The editor who directed the exposure of the Watergate scandal, which led to the demise of Richard Nixon as President of the United States, has died. Ben Bradlee, who is the former executive editor of The Washington Post, held that position...Show More Summary

This study finds that social media use reduces political polarization instead of increasing it

One of the most common complaints about social media is about filter bubbles — the idea that, because you choose your own universe of friends or accounts on platforms like Twitter and Facebook, you risk cocooning yourself in a world of likeminded perspectives. Conservatives only hear from fellow conservatives, the argument goes, liberals from fellow...

We Need to Talk is part of the solution

To say that We Need To Talk, CBS Sports Network's new show with a cast of all women, picked a perfect launch date might understate the timing. The show made its debut on September 30, right as the sports world around it had exploded thanks to the NFL's fumbled handling of the domestic violence case involving Baltimore Ravens running back...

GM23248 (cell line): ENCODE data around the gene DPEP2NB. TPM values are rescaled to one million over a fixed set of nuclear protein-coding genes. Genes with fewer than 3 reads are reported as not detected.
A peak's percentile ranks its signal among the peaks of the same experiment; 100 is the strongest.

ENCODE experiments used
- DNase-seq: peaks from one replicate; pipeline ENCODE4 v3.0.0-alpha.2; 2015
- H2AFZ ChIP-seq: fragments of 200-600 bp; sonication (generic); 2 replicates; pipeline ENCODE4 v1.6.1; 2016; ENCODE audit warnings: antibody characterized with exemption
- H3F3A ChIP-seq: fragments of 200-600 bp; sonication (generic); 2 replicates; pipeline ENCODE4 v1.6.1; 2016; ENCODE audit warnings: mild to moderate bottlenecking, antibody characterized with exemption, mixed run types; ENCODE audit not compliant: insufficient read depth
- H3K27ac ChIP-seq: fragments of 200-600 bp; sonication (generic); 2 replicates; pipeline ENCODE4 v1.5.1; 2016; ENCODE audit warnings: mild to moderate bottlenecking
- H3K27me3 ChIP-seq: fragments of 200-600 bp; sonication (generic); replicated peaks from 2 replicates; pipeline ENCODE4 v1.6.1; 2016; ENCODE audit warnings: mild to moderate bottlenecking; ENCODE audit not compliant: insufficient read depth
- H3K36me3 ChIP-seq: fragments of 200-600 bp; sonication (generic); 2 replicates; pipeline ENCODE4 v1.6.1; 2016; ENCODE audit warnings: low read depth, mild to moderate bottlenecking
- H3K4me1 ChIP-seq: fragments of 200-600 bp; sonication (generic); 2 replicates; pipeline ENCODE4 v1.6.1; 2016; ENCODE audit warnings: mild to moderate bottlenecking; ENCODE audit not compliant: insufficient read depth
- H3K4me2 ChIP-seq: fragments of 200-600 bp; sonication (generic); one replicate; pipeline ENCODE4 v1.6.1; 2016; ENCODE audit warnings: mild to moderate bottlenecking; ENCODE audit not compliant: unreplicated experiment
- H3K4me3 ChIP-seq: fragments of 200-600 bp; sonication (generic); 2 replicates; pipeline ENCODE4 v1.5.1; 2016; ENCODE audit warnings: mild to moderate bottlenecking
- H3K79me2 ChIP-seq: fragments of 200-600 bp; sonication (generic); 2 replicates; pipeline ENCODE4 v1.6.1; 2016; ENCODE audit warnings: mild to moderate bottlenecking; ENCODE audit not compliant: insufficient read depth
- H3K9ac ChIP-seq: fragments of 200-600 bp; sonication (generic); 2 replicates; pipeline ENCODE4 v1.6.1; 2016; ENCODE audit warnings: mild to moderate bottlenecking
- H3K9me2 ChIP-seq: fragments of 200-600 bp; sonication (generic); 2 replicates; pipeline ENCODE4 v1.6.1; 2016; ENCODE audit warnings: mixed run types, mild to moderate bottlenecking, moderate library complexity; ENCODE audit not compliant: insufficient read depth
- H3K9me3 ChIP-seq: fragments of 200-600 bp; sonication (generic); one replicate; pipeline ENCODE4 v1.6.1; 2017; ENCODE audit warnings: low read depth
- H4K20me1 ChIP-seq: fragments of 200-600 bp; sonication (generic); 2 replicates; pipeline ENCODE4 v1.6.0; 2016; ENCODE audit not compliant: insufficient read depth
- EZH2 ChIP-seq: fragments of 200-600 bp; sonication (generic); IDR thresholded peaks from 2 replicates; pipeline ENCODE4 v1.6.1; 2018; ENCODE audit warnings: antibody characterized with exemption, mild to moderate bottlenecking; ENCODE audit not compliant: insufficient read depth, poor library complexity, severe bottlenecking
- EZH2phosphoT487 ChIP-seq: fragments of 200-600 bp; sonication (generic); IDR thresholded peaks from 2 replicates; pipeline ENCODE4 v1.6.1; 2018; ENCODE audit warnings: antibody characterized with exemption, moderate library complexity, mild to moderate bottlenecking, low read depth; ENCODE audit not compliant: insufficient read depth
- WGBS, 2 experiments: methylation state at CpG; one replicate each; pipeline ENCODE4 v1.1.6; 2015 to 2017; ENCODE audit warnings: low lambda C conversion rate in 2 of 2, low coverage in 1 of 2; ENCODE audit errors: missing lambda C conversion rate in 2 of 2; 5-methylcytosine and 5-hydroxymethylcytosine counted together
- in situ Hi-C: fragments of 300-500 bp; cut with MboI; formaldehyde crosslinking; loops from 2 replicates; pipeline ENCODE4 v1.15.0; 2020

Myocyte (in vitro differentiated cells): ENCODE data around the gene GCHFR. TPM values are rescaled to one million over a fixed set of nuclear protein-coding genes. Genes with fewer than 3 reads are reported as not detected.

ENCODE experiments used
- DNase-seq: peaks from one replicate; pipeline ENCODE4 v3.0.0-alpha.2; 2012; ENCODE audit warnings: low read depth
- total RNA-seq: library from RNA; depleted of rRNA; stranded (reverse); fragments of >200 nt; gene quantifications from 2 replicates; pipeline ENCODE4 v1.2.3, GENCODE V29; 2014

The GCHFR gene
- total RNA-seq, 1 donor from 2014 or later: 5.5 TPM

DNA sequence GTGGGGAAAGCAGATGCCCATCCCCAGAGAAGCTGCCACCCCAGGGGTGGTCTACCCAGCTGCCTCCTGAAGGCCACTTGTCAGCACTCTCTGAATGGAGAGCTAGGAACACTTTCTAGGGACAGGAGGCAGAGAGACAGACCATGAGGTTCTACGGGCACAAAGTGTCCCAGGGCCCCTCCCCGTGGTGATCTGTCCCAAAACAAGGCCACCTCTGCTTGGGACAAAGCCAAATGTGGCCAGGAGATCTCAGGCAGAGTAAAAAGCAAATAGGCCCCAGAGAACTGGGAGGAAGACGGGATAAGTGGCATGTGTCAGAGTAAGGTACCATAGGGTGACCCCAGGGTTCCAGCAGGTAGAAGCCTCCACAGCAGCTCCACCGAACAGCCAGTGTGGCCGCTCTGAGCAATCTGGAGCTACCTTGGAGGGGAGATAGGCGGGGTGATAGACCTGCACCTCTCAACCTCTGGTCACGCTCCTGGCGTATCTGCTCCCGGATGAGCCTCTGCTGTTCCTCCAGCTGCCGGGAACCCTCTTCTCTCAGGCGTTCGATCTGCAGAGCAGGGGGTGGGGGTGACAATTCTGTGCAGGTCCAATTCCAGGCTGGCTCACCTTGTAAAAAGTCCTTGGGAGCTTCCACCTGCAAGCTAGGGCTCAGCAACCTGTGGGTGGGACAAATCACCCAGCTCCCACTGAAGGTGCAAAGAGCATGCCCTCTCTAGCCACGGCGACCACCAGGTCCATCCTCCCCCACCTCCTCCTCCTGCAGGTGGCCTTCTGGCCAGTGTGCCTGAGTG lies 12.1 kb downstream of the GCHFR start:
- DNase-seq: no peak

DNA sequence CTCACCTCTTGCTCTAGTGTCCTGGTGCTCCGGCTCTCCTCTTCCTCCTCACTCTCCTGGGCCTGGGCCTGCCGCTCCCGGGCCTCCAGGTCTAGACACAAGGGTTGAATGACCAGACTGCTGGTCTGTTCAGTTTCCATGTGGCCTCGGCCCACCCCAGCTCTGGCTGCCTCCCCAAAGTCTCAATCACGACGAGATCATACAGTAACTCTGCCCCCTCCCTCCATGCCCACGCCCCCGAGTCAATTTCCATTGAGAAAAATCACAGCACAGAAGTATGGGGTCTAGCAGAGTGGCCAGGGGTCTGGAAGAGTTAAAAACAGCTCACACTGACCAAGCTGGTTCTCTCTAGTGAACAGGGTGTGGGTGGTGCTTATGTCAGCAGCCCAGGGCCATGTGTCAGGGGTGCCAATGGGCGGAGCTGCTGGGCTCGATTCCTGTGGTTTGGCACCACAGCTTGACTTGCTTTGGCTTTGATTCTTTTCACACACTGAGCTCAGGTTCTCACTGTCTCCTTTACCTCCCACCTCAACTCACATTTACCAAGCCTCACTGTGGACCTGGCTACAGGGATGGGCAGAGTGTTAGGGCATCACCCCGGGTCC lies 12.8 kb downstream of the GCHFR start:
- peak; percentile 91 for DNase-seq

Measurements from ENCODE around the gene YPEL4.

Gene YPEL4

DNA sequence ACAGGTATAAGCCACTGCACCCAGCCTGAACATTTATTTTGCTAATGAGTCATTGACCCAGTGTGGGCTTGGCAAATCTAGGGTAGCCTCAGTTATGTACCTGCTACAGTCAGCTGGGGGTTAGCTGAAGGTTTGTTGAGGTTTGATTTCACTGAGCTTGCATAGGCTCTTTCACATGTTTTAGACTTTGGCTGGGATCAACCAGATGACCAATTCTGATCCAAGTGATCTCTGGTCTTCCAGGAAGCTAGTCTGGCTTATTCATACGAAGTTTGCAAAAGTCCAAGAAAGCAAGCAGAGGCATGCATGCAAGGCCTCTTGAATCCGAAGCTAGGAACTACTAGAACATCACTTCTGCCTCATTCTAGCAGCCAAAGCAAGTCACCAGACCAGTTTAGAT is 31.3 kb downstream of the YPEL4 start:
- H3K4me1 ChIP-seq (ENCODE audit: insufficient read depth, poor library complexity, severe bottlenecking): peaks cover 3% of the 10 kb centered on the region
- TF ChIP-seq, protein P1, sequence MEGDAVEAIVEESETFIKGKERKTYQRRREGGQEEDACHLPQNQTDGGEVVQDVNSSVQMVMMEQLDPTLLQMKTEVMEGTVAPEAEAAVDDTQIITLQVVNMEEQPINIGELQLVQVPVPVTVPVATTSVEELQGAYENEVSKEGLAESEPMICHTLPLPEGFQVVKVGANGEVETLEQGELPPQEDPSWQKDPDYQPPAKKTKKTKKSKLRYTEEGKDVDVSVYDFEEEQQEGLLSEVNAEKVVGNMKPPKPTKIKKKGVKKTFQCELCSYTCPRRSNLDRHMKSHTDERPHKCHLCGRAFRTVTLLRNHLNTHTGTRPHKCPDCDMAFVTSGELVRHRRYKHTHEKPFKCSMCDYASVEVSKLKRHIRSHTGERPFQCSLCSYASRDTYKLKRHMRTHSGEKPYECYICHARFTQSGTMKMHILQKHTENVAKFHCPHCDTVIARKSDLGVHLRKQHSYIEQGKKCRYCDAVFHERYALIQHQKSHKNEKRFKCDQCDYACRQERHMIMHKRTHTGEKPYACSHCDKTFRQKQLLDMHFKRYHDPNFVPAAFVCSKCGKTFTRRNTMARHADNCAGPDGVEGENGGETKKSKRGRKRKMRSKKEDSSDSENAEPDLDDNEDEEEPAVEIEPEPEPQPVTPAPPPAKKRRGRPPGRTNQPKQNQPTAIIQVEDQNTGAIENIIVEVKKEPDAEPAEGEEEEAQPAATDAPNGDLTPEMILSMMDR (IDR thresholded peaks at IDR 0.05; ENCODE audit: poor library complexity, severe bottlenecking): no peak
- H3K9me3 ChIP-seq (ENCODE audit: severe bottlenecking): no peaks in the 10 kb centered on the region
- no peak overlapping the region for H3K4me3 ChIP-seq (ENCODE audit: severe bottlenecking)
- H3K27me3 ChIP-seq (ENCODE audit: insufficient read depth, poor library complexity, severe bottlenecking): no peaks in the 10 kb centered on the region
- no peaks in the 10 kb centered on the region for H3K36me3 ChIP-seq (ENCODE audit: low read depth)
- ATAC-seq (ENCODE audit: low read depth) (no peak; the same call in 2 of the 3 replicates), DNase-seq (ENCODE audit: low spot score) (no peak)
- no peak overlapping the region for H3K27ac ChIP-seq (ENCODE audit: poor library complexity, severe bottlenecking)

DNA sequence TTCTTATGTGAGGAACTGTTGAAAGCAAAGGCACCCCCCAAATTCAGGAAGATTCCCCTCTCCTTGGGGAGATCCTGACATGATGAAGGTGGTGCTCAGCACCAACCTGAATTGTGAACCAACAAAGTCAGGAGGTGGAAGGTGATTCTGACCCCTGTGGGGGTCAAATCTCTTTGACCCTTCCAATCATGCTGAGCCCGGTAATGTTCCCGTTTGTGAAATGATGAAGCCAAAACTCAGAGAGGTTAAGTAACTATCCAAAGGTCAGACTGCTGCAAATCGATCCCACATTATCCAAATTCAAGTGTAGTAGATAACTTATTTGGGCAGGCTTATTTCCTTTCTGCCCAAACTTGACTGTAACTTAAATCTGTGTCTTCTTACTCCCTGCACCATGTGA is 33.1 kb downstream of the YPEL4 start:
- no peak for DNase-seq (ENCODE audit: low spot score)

Donald Trump Questions Obama’s Sanity, Calls President ‘Psycho’

Donald Trump has always been vocal in his criticism of President Obama, from perpetuating the “Birther” theories to his latest tweet, where he slammed the President for what Trump views as a major oversight in the handling of the current Ebola crisis. Show More Summary

Who dat? In New Orleans, The Times-Picayune is making print a little more regular

It’s probably not a happy morning in New Orleans. Despite leading 23-10 with less than four minutes left, a defensive breakdown and an incredibly poorly timed interception left the hometown Saints (my boss’ favorite team) with a stunning loss to the Detroit Lions (my favorite team). But New Orleanians can at least commiserate with what...

Copyright © 2011 Regator, LLC